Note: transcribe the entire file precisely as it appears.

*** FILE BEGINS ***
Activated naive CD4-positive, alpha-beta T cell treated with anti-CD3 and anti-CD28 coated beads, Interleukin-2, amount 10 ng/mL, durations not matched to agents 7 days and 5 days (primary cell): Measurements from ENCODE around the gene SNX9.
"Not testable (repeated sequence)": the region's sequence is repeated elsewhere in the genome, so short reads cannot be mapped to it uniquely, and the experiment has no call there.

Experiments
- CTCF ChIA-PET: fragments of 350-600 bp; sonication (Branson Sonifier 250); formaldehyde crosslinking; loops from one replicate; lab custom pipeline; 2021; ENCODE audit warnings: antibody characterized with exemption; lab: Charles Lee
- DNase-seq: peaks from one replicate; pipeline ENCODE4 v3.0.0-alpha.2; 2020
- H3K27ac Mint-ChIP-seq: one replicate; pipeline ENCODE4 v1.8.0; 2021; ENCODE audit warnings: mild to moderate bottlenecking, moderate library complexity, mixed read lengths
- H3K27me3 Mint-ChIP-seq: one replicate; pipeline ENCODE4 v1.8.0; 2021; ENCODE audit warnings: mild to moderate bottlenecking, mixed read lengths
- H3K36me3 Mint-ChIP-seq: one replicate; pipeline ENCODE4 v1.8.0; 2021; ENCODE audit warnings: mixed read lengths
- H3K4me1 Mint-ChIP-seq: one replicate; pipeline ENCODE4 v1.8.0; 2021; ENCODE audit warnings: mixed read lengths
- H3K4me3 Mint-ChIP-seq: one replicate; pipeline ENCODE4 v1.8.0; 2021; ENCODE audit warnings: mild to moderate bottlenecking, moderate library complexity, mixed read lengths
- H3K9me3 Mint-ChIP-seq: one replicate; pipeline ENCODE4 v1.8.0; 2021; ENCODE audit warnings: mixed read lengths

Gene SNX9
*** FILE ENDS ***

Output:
Activated naive CD4-positive, alpha-beta T cell treated with anti-CD3 and anti-CD28 coated beads, Interleukin-2, amount 10 ng/mL, durations not matched to agents 7 days and 5 days (primary cell): Measurements from ENCODE around the gene SNX9.
"Not testable (repeated sequence)": the region's sequence is repeated elsewhere in the genome, so short reads cannot be mapped to it uniquely, and the experiment has no call there.

Experiments
- CTCF ChIA-PET: fragments of 350-600 bp; sonication (Branson Sonifier 250); formaldehyde crosslinking; loops from one replicate; lab custom pipeline; 2021; ENCODE audit warnings: antibody characterized with exemption; lab: Charles Lee
- DNase-seq: peaks from one replicate; pipeline ENCODE4 v3.0.0-alpha.2; 2020
- H3K27ac Mint-ChIP-seq: one replicate; pipeline ENCODE4 v1.8.0; 2021; ENCODE audit warnings: mild to moderate bottlenecking, moderate library complexity, mixed read lengths
- H3K27me3 Mint-ChIP-seq: one replicate; pipeline ENCODE4 v1.8.0; 2021; ENCODE audit warnings: mild to moderate bottlenecking, mixed read lengths
- H3K36me3 Mint-ChIP-seq: one replicate; pipeline ENCODE4 v1.8.0; 2021; ENCODE audit warnings: mixed read lengths
- H3K4me1 Mint-ChIP-seq: one replicate; pipeline ENCODE4 v1.8.0; 2021; ENCODE audit warnings: mixed read lengths
- H3K4me3 Mint-ChIP-seq: one replicate; pipeline ENCODE4 v1.8.0; 2021; ENCODE audit warnings: mild to moderate bottlenecking, moderate library complexity, mixed read lengths
- H3K9me3 Mint-ChIP-seq: one replicate; pipeline ENCODE4 v1.8.0; 2021; ENCODE audit warnings: mixed read lengths

Gene SNX9